“No geography, no landscape. It has no distance. It has nothing natural in it. It has few rules of behaviour and fewer lines of authority. Common sense doesn’t hold there, and uncommon sense hasn’t yet emerged. No wonder we’re having trouble figuring out how to build businesses in this new land.” – David Weinberger, ‘Small Pieces’
Pretend that you are bored.
Bored with everything.
You have tried new jobs, new clothing, even new boyfriends. But somehow, everything is still just……. well…… BORING.
Now picture the laptop which you are undoubtedly reading this on. Don’t picture the outside of it, ignore the little white apple on the front. I want you to focus on the inside, the brain of the computer. Think about all the things you can do with that one little computer in your hands.
You can completely recreate yourself without leaving your padded IKEA seat. Say goodbye to boredom, you have a whole new world at your fingertips – quite literally. And so it is for so many people around the world. Living vicariously through online alias’, becoming the people they wish they were….
It will remain this way, until the battery dies or god-forbid you must engage real human interaction.
It is the terrifying reality of this world, which makes the internet such a vibrantly exciting yet overwhelmingly scary place to reside.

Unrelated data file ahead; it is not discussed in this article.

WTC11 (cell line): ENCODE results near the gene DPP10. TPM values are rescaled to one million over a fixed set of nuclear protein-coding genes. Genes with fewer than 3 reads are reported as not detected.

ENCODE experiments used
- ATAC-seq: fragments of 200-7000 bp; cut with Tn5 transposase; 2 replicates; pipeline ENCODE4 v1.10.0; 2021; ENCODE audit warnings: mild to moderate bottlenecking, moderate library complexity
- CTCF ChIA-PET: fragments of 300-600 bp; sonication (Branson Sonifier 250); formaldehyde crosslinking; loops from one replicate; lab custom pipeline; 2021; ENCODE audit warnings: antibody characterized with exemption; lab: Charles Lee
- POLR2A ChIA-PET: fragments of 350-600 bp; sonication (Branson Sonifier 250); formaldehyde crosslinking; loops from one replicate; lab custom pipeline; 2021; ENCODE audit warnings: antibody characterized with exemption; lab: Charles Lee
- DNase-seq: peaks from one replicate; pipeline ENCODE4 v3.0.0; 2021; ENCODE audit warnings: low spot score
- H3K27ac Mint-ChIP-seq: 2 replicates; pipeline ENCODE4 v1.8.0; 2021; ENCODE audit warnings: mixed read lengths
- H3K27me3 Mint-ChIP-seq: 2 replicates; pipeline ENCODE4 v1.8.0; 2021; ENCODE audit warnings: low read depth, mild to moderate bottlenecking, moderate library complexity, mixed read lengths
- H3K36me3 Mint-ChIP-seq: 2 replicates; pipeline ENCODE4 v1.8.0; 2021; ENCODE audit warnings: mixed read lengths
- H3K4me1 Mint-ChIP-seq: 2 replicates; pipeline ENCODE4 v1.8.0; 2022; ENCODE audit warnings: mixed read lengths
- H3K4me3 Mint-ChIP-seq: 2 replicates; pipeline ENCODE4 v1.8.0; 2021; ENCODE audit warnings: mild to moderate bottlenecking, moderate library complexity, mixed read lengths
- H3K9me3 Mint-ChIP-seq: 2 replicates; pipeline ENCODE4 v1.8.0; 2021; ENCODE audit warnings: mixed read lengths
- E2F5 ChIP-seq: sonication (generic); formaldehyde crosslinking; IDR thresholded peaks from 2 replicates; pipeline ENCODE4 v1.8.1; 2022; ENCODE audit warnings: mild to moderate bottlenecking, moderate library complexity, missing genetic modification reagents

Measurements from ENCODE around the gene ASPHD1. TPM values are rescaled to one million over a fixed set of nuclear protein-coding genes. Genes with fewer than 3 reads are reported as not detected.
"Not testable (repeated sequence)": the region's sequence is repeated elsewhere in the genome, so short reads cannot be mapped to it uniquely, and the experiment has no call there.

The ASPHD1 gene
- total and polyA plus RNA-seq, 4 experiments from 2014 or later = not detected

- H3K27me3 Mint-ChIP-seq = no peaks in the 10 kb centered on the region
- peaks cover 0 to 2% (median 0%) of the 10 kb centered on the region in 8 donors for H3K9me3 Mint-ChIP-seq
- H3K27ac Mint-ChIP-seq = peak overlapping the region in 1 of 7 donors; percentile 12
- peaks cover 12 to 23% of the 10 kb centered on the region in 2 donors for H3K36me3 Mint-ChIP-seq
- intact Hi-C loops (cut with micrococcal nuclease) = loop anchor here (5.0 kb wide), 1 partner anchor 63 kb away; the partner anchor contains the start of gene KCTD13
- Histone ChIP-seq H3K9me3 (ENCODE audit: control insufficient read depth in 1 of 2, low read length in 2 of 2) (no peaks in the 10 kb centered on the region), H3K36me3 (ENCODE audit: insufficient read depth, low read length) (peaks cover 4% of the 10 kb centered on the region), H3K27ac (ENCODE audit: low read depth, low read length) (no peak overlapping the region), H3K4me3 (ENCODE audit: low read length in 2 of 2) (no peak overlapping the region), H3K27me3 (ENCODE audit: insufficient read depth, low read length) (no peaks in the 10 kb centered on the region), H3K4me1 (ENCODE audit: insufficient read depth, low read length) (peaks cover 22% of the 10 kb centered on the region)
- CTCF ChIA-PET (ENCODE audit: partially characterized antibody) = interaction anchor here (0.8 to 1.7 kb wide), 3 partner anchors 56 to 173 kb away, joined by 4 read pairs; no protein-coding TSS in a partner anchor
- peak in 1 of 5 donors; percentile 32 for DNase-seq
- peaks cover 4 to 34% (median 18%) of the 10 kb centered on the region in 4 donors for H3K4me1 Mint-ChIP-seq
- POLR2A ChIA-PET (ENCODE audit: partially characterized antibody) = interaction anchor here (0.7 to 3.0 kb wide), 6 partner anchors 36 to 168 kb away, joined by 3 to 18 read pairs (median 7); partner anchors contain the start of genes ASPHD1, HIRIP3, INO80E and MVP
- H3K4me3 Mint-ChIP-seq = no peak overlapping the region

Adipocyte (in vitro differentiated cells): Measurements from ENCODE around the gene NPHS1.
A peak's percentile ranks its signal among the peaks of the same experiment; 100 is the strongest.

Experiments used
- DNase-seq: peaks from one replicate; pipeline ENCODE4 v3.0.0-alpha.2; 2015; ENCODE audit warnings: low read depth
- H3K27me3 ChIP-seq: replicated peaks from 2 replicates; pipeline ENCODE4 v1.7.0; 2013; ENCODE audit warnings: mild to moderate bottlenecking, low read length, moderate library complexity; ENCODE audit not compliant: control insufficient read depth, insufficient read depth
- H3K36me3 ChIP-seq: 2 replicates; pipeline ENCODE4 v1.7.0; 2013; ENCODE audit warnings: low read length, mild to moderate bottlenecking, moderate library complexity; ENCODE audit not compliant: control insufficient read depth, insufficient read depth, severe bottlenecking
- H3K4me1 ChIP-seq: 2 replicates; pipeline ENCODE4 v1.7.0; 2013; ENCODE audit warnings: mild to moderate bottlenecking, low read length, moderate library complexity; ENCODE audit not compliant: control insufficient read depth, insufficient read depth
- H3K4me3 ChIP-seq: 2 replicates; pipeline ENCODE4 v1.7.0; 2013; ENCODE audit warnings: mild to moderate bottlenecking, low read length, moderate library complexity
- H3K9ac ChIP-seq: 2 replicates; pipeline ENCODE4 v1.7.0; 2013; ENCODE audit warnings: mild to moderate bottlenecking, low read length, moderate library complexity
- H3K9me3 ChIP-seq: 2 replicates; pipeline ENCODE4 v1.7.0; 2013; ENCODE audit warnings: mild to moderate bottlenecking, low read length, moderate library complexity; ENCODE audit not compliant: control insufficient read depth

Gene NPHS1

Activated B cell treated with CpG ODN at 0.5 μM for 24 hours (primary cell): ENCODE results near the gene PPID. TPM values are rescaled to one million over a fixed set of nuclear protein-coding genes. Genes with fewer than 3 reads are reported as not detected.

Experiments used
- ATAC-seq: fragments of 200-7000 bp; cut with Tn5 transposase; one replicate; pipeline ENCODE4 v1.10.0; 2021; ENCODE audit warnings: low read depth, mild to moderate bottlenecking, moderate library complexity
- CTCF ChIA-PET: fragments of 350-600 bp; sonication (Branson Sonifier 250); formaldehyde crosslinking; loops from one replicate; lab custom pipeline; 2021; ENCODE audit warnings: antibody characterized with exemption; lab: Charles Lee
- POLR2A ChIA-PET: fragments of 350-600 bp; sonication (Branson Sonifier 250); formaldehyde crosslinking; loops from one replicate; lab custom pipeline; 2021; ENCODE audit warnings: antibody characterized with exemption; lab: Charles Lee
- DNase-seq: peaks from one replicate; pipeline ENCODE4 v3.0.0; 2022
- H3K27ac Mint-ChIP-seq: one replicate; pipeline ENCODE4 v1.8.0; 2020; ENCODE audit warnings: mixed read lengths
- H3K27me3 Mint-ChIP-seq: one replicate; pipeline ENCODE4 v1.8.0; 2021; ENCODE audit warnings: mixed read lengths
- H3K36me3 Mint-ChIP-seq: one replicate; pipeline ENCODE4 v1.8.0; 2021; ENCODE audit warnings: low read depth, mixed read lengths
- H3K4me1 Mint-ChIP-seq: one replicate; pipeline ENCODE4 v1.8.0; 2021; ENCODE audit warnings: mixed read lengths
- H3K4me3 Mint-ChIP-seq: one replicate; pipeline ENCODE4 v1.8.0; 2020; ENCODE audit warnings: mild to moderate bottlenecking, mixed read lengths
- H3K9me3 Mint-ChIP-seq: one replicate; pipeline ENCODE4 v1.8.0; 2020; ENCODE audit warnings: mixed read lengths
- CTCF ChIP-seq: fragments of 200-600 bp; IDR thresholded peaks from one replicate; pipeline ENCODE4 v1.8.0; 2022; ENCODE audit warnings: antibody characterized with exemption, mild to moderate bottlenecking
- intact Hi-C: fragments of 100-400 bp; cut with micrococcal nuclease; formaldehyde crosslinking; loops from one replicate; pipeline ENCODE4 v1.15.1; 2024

I wonder if it will become normal for people to have two personalities?
Will medical professionals be diagnosing every.single.person with split personality disorder?
“Hi I’m Sarah, and this is my online alter-ego, Angelica…”
This is similar to the concerns which Weinberger describes, as seen in his example using Michael Campbell, an american teenager questioned and jailed for warning a student online not to attend school the day a massacre occurred.
If we choose to live two different lives, can we really expect to live two separate destiny’s, avoiding real-life consequences if they’re not “real-life” actions?
Or will our cyber-lives collide like Michael Campbell’s, and prove that no matter how distant reality may seem, we will never lose the fundamentals of societal function?
suggests that it is easier for people to create alternative identities online. to say things they do not mean, and to appear experts on things in which they are not.